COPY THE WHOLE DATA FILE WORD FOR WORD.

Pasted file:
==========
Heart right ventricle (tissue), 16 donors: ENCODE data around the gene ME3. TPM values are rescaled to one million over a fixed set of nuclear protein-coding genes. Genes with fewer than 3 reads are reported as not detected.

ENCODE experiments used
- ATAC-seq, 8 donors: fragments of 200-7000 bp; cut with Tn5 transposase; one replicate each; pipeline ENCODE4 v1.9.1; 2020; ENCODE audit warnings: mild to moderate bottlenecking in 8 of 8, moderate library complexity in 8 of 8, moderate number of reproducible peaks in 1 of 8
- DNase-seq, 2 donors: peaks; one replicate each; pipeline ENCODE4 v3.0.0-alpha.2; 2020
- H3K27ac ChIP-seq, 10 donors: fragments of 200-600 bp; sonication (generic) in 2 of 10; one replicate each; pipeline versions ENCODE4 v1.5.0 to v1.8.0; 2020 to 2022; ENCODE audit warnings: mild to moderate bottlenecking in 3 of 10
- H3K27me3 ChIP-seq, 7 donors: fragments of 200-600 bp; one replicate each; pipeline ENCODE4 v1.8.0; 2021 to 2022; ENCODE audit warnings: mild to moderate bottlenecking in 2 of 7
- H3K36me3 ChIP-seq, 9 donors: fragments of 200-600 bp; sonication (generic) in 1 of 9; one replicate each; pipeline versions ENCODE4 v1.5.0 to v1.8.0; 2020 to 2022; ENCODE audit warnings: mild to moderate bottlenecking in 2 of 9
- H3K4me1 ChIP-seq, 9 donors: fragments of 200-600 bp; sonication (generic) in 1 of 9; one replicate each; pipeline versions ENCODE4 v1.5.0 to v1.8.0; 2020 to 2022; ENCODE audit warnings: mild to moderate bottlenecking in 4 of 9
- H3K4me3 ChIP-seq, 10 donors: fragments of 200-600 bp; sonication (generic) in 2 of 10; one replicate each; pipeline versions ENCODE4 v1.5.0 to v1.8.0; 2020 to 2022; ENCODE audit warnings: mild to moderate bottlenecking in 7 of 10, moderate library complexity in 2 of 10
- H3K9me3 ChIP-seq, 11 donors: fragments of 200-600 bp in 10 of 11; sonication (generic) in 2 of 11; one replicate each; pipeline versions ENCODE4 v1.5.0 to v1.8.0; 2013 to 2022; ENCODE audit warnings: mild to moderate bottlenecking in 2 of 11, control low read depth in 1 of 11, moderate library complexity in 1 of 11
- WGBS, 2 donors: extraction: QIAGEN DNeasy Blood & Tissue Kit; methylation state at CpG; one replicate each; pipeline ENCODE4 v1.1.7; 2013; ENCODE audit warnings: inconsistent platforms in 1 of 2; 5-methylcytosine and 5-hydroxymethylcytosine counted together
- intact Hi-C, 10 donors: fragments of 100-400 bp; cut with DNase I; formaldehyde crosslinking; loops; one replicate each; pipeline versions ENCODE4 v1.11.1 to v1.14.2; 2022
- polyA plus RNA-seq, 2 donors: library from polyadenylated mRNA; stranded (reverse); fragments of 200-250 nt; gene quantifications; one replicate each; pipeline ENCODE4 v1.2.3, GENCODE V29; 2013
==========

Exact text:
Heart right ventricle (tissue), 16 donors: ENCODE data around the gene ME3. TPM values are rescaled to one million over a fixed set of nuclear protein-coding genes. Genes with fewer than 3 reads are reported as not detected.

ENCODE experiments used
- ATAC-seq, 8 donors: fragments of 200-7000 bp; cut with Tn5 transposase; one replicate each; pipeline ENCODE4 v1.9.1; 2020; ENCODE audit warnings: mild to moderate bottlenecking in 8 of 8, moderate library complexity in 8 of 8, moderate number of reproducible peaks in 1 of 8
- DNase-seq, 2 donors: peaks; one replicate each; pipeline ENCODE4 v3.0.0-alpha.2; 2020
- H3K27ac ChIP-seq, 10 donors: fragments of 200-600 bp; sonication (generic) in 2 of 10; one replicate each; pipeline versions ENCODE4 v1.5.0 to v1.8.0; 2020 to 2022; ENCODE audit warnings: mild to moderate bottlenecking in 3 of 10
- H3K27me3 ChIP-seq, 7 donors: fragments of 200-600 bp; one replicate each; pipeline ENCODE4 v1.8.0; 2021 to 2022; ENCODE audit warnings: mild to moderate bottlenecking in 2 of 7
- H3K36me3 ChIP-seq, 9 donors: fragments of 200-600 bp; sonication (generic) in 1 of 9; one replicate each; pipeline versions ENCODE4 v1.5.0 to v1.8.0; 2020 to 2022; ENCODE audit warnings: mild to moderate bottlenecking in 2 of 9
- H3K4me1 ChIP-seq, 9 donors: fragments of 200-600 bp; sonication (generic) in 1 of 9; one replicate each; pipeline versions ENCODE4 v1.5.0 to v1.8.0; 2020 to 2022; ENCODE audit warnings: mild to moderate bottlenecking in 4 of 9
- H3K4me3 ChIP-seq, 10 donors: fragments of 200-600 bp; sonication (generic) in 2 of 10; one replicate each; pipeline versions ENCODE4 v1.5.0 to v1.8.0; 2020 to 2022; ENCODE audit warnings: mild to moderate bottlenecking in 7 of 10, moderate library complexity in 2 of 10
- H3K9me3 ChIP-seq, 11 donors: fragments of 200-600 bp in 10 of 11; sonication (generic) in 2 of 11; one replicate each; pipeline versions ENCODE4 v1.5.0 to v1.8.0; 2013 to 2022; ENCODE audit warnings: mild to moderate bottlenecking in 2 of 11, control low read depth in 1 of 11, moderate library complexity in 1 of 11
- WGBS, 2 donors: extraction: QIAGEN DNeasy Blood & Tissue Kit; methylation state at CpG; one replicate each; pipeline ENCODE4 v1.1.7; 2013; ENCODE audit warnings: inconsistent platforms in 1 of 2; 5-methylcytosine and 5-hydroxymethylcytosine counted together
- intact Hi-C, 10 donors: fragments of 100-400 bp; cut with DNase I; formaldehyde crosslinking; loops; one replicate each; pipeline versions ENCODE4 v1.11.1 to v1.14.2; 2022
- polyA plus RNA-seq, 2 donors: library from polyadenylated mRNA; stranded (reverse); fragments of 200-250 nt; gene quantifications; one replicate each; pipeline ENCODE4 v1.2.3, GENCODE V29; 2013